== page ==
It was suggested that loss of ICCs might have a major role in the pathogenesis of diabetic gastroparesis, and that the degree of ICC loss was in proportion to the severity of symptoms or changes in gastric emptying. Curcumin neutralized diabetes-induced oxidative stress, reduced MDA levels, improved SOD levels, restored NF-κB activity, and inhibited inflammatory mediator production, thereby minimizing diabetes-induced ICC apoptosis. All of these observations point toward a crosstalk between a ROS–NF-κB–inflammation mediator in deciding the fate of ICC cells in a high glucose micro-environment, and the intervening role of curcumin.
Reduced SCF levels in the stomachs of diabetic mice have been reported. Because SCF/c-Kit signaling is important for the maintenance of ICC phenotypes, proliferation, and differentiation, we investigated whether ICCs could regenerate after impairment in diabetic rats following curcumin treatment. Furthermore, the kit ligand SCF was mainly observed in the smooth muscle cells (SMCs), which are located close to ICCs. In the proximal stomach, intramuscular ICC rather than myenteric ICC are the main subtypes of ICCs that give rise to gastric slow waves and act as the dominant pacemaker cells. Previous studies have shown that SCF is important for maintaining a steady level of ICCs in stomach tissues. SCF is produced by SMCs in the long-term maintenance of ICCs, while ICC depletion in diabetes is accompanied by smooth-muscle atrophy and reduced SCF levels. Exogenous SCF can partially reverse the pathological changes in ICCs in diabetic mice, because SCF is necessary for differentiation of precursors into ICCs. In our study, we found the SCF/c-kit levels and ICC numbers were clearly declined in diabetic gastroparesis rats compared with control rats. Indeed, the loss of SCF might be responsible for the loss of ICCs. The levels of mRNA expression for SCF and c-kit were lower in the stomach tissues of diabetic rats than non-diabetic rats, and decrease was significantly reversed by the curcumin intervention. These findings showed that curcumin improves SCF/c-kit levels in the stomach tissues of diabetic rats. These results also indicate that the fate of ICCs in diabetes depends on SCF/c-kit from SMCs, but probably not that from myenteric neurons. No differences in fasting blood glucose levels and body weight were noted before and after treatment in the same groups of rats, indicating that the pathologic ICCs changes can be attributed to a deficiency of endogenous SCF/c-kit, and not related to hyperglycemia. We showed that ICC loss owing to diabetes involves reduced expression of SCF/c-kit and a critical differentiation and survival factor for ICCs. Developmental studies have demonstrated that c-kit+ mesenchymal precursor cells appear to generate ICCs and the longitudinal muscle layer. Cell fate decisions between becoming an ICC or a SMC depend on SCF/c-kit signaling. We found that a loss or lack of SCF and c-kit ligand could lead to the apoptosis of ICCs, but when Group II rats were treated with curcumin, we observed an increase in SCF/c-kit concentration in the micro-environment promoting ICC transdifferentiation back into a normal phenotype. Our results suggest that curcumin could aid in the restoration of the SCF/c-kit signaling pathway, which is essential for ICC phenotype restoration and functional recovery. These results reinforce the results of previous studies showing that ICCs displaying distinctive plasticity can be controlled by changing the level of SCF/c-kit signaling.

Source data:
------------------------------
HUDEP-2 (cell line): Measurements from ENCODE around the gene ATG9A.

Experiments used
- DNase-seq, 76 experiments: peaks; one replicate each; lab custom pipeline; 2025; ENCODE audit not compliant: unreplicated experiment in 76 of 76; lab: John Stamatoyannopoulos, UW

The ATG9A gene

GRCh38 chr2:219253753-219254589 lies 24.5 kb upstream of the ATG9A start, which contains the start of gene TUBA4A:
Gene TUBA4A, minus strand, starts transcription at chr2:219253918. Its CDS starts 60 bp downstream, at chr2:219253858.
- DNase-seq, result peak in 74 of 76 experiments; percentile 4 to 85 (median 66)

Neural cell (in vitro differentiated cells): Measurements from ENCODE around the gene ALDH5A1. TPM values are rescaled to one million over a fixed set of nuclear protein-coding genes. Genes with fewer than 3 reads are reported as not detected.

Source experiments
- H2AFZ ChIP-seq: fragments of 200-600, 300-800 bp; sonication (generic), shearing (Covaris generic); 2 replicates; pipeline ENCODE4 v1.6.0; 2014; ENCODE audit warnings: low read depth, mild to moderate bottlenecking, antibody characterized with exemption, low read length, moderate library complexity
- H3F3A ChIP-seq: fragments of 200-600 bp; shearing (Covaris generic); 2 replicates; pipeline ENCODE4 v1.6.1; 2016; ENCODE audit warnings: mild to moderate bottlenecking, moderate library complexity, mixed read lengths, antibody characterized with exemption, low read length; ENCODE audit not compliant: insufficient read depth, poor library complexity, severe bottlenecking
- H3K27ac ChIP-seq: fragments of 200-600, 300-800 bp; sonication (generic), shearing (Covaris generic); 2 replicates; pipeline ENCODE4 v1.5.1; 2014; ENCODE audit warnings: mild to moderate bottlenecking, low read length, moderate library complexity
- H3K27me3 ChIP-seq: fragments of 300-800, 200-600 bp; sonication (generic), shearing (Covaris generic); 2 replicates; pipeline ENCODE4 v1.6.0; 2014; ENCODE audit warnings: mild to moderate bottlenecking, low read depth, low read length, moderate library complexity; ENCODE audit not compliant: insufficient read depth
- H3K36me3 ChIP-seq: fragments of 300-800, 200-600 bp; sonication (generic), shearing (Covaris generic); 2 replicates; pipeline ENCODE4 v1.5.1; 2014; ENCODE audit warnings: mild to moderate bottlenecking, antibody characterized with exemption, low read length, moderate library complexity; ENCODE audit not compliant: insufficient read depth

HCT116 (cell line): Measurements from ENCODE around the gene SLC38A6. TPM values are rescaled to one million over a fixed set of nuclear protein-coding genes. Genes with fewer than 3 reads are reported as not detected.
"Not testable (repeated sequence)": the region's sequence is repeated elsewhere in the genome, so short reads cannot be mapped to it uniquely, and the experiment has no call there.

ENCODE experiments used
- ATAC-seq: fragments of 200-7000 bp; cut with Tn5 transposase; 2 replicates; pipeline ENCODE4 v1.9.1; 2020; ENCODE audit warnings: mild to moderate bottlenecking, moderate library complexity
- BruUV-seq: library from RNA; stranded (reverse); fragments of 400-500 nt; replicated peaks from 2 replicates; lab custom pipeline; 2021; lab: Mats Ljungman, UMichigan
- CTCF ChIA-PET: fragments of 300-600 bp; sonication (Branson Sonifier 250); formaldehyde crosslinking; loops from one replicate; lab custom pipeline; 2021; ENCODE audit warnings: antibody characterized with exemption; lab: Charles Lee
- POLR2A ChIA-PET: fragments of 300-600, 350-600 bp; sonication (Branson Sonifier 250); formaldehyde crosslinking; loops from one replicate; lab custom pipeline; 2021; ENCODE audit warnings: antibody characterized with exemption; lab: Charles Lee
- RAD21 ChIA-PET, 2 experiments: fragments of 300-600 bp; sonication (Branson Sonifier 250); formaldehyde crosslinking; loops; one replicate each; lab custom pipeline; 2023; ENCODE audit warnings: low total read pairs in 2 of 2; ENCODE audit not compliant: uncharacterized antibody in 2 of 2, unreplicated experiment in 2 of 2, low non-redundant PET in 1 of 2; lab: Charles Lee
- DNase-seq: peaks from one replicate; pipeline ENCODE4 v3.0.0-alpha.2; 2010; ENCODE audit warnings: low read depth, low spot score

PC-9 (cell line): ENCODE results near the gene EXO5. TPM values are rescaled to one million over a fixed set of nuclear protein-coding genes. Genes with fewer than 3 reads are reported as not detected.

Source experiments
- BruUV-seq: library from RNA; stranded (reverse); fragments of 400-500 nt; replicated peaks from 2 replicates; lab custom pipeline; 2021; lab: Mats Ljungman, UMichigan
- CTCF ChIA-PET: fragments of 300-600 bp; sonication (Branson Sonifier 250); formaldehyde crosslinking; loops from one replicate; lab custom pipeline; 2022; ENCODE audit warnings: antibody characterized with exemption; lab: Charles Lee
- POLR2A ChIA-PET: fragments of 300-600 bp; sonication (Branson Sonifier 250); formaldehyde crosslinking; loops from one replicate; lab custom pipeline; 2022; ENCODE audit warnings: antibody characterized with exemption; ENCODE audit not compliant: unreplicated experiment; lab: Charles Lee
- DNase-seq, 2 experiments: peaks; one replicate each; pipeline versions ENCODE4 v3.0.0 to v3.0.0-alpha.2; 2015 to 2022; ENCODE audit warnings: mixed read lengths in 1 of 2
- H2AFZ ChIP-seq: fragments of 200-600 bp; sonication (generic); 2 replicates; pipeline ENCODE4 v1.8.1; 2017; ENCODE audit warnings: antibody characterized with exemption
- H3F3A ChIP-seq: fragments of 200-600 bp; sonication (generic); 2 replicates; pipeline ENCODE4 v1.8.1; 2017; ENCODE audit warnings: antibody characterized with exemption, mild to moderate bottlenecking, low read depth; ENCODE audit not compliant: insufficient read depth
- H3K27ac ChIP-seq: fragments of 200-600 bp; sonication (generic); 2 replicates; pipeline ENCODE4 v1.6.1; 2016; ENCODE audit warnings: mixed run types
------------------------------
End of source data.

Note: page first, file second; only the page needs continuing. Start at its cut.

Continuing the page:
Overall, our results show that curcumin has an effect on anti-oxidation and free radical removal. We further show that curcumin reduces activation of NF-κB via inhibition of oxidative stress. In addition, our results suggest that curcumin promotes the expression of SCF/c-kit. As a result, we have a better understanding of the molecular mechanism by which curcumin protects ICCs, namely, via blocking of oxidative stress, inhibition of NF-κB activation and an enhancement of SCF/c-kit expression.